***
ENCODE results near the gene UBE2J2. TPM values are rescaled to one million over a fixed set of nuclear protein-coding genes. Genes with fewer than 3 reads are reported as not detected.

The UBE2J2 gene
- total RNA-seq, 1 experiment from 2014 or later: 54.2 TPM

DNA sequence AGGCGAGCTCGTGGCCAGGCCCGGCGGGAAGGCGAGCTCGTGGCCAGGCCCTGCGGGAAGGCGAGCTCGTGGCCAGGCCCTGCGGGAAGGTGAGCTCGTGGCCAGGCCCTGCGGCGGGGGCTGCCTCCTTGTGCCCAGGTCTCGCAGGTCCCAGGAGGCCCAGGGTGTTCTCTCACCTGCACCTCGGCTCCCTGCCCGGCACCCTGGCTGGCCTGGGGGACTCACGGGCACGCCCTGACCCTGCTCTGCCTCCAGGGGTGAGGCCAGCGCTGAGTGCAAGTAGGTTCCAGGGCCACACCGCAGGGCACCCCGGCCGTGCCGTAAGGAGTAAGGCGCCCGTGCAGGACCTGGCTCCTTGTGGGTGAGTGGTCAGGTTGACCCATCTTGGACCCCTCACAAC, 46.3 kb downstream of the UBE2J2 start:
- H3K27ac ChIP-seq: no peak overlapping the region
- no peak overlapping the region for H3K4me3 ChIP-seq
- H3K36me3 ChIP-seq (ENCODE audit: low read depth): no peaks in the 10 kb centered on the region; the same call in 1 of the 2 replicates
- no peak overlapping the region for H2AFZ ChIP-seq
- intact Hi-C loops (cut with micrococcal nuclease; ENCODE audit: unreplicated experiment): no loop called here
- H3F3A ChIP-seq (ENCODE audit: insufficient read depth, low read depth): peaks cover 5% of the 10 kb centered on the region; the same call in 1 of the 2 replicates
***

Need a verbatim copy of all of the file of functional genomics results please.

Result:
ENCODE results near the gene UBE2J2. TPM values are rescaled to one million over a fixed set of nuclear protein-coding genes. Genes with fewer than 3 reads are reported as not detected.

The UBE2J2 gene
- total RNA-seq, 1 experiment from 2014 or later: 54.2 TPM

DNA sequence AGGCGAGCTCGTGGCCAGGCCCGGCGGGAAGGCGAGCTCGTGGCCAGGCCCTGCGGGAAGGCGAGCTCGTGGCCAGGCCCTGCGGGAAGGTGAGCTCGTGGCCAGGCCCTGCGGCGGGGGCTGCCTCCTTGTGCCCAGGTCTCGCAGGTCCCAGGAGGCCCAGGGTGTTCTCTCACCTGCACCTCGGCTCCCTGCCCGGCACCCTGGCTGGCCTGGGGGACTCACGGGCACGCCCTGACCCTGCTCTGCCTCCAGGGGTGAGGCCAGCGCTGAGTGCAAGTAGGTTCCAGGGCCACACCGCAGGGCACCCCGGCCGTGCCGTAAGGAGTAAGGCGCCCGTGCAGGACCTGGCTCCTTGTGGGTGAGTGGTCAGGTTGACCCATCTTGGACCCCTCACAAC, 46.3 kb downstream of the UBE2J2 start:
- H3K27ac ChIP-seq: no peak overlapping the region
- no peak overlapping the region for H3K4me3 ChIP-seq
- H3K36me3 ChIP-seq (ENCODE audit: low read depth): no peaks in the 10 kb centered on the region; the same call in 1 of the 2 replicates
- no peak overlapping the region for H2AFZ ChIP-seq
- intact Hi-C loops (cut with micrococcal nuclease; ENCODE audit: unreplicated experiment): no loop called here
- H3F3A ChIP-seq (ENCODE audit: insufficient read depth, low read depth): peaks cover 5% of the 10 kb centered on the region; the same call in 1 of the 2 replicates